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Good Friday 2017 – Homily

Good Friday
Isaiah 52:13-53:12
Psalm 31:2, 6, 12-13, 15-16, 17, 25
Hebrews 4:14-16; 5:7-9
John 18:1-19:42
April 14, 2017

Jesus has died.

It was a horrible death.  It started when he was betrayed by Judas, one of his own disciples.  Peter denies him three times.  He is arrested, scourged, mocked, and crucified.

How could this happen?

He was supposed to be the Messiah, an heir to the throne of David.  Any good Jew knew that David had been a great king and built up the political kingdom of Israel.  God had promised a Messiah that would sit upon the throne of David so they naturally assumed the Messiah would be an earthly king like David.  Thus, they expected the Messiah to get rid of the Romans.  Instead he was killed by them on the Cross.

Well… first, as to blaming the Romans, yes it was sanctioned by the Romans through Pilate’s order but it happened because the Jews demanded it.  Pilate himself said three times he found “no guilt in him.”  Pilate only had Jesus crucified to satisfy the crowds.

As to expecting Jesus to defeat the Romans, yes, Jesus was the heir to the throne of David but his kingdom is not in this world.  If it were, his “attendants would be fighting to keep me from being handed over to the Jews.”

The Jews were looking for a Messiah to suit what they wanted.  If we read the prophets like Isaiah, we can see the Messiah foretold as a “suffering servant.”

Today we hear Isaiah’s fourth and final “suffering servant oracle” where he describes the servant as one marred so badly that “his look” was “beyond human semblance.”  Does this not fit how Jesus was beaten?

Isaiah describes the servant as one with “no stately bearing.”  Jesus is never described as having a royal or stately bearing.

Isaiah describes the servant as one who was spurned, a man of suffering.  Jesus suffered greatly during his trial and Crucifixion.

Read any of Jesus’ Passion narratives and you will hear of many prophecies fulfilled.  You will also hear how Jesus knew everything that was going to happen.  Throughout it, Jesus remains calm.  He remains in control.  Even when they come to arrest him, Jesus orders them to let his men go.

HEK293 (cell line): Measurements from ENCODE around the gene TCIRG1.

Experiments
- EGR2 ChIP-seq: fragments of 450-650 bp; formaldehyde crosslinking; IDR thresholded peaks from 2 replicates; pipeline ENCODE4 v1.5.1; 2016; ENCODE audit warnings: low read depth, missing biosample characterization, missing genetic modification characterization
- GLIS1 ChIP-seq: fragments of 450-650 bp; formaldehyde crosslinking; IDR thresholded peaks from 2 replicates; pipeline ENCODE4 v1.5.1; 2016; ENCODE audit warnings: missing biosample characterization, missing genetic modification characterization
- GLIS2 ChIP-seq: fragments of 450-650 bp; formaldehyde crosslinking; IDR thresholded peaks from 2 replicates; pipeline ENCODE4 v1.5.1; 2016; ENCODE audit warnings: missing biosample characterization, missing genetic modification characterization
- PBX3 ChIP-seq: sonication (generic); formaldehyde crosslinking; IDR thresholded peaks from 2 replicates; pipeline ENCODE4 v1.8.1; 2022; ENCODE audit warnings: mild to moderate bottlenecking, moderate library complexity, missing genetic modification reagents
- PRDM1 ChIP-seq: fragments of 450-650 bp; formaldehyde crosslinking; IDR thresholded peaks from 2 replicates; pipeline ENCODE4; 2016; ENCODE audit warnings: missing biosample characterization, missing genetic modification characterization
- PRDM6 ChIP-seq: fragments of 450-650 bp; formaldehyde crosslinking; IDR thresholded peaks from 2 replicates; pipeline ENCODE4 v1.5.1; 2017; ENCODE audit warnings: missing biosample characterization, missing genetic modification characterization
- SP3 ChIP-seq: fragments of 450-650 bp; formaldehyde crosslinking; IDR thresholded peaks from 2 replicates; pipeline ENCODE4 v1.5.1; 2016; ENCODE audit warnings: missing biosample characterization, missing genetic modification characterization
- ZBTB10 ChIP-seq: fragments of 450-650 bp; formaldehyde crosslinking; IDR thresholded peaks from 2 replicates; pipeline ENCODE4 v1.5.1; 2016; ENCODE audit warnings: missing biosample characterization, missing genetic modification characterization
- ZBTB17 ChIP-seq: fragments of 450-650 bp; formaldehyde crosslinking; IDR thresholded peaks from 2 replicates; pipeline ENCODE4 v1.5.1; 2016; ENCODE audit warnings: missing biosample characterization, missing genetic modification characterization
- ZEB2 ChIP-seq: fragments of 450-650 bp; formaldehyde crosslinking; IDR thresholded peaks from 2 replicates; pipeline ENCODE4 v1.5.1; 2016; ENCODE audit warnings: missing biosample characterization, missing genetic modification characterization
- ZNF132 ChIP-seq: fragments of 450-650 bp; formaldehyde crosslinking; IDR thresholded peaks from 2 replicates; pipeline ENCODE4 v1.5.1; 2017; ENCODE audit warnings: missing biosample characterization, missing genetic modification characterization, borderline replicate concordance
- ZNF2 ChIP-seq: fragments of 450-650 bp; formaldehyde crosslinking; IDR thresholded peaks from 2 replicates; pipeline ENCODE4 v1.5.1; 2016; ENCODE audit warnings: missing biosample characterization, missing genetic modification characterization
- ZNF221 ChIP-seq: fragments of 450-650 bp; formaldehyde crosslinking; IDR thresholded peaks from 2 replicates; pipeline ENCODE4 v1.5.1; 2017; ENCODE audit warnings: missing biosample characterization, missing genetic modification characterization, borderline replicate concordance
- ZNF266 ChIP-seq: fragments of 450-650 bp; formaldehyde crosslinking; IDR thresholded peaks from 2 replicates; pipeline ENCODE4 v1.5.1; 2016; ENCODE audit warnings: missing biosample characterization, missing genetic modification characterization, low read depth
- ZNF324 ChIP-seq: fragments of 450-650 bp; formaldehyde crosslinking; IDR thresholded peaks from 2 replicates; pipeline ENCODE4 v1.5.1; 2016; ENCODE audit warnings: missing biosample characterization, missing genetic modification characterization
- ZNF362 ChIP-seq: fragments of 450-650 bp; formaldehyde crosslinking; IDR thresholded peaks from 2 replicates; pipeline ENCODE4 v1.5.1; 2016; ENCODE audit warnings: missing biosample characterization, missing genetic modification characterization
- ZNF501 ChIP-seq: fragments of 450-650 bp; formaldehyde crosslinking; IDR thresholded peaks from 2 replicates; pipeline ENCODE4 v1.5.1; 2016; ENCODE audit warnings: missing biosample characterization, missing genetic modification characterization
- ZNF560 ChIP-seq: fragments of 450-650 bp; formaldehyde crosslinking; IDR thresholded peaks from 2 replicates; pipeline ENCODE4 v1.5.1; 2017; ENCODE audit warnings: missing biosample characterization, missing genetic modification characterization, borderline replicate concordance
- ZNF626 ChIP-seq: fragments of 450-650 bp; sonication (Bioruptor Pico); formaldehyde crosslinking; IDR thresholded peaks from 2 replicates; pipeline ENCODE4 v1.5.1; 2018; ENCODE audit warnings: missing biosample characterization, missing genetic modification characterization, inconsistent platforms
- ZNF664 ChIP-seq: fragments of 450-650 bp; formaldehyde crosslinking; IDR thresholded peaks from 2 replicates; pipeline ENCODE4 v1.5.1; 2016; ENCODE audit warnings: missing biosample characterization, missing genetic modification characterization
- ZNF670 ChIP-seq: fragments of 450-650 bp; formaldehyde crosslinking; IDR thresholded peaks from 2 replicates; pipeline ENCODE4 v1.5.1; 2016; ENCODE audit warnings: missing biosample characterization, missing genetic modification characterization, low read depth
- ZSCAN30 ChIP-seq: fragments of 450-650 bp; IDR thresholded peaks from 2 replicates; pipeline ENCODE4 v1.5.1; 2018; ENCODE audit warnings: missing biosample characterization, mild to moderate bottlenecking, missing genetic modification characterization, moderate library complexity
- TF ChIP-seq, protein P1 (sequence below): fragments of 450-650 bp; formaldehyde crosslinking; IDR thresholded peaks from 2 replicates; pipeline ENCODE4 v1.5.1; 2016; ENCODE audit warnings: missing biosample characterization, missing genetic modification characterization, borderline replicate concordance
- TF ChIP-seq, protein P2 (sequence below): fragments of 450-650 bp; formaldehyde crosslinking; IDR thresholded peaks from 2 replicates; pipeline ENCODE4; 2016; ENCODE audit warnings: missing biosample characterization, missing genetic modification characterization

Rather than deny his accusers, he tells the high priest to ask those who had heard what he said about him.  Jesus stands by his words.

When Pilate asks what charge they bring against him, their only response is “If he were not a criminal, we would not have handed him over to you.”  In reality they have no charge against.

Then why was he scourged, mocked as a king with a purple cloak and a crown of thorns?  For the answer we go back to the second half of today’s passage from Isaiah.

Yet it was our infirmities that he bore, our sufferings that he endured…he was pierced for our offenses.”

So, you see, the crimes that led to Jesus’ death were not his crimes.  It was for our sins that “the Lord laid upon him the guilt of us all.”

Jesus died for our sins.  It was “through his suffering” that he justified many and “won pardon” for our offenses.  It did not start with Judas’ betrayal.  It started with the sins of us all.

For Jews, hanging on a tree was a humiliating way to die.  For the Romans, crucifixion was the most humiliating way to die.  Yet this is what Jesus did for us.

The final words of Jesus today are “It is finished.”  What is finished?  His life.  It might seem so.  He died on the Cross and his dead body was laid in a tomb.

Why did Jesus submit to all this?  Because he loved us.  I think we can be confused about what love is today.  Some people think that if they just find the right spouse, love will be easy.  The truth is love takes effort.  Jesus’ love for us led to great suffering.

Again, what was finished?  In his death Jesus fulfills his mission to save us.  But it is not the end.  The tomb is not the end of the story.  There is still Easter to come.

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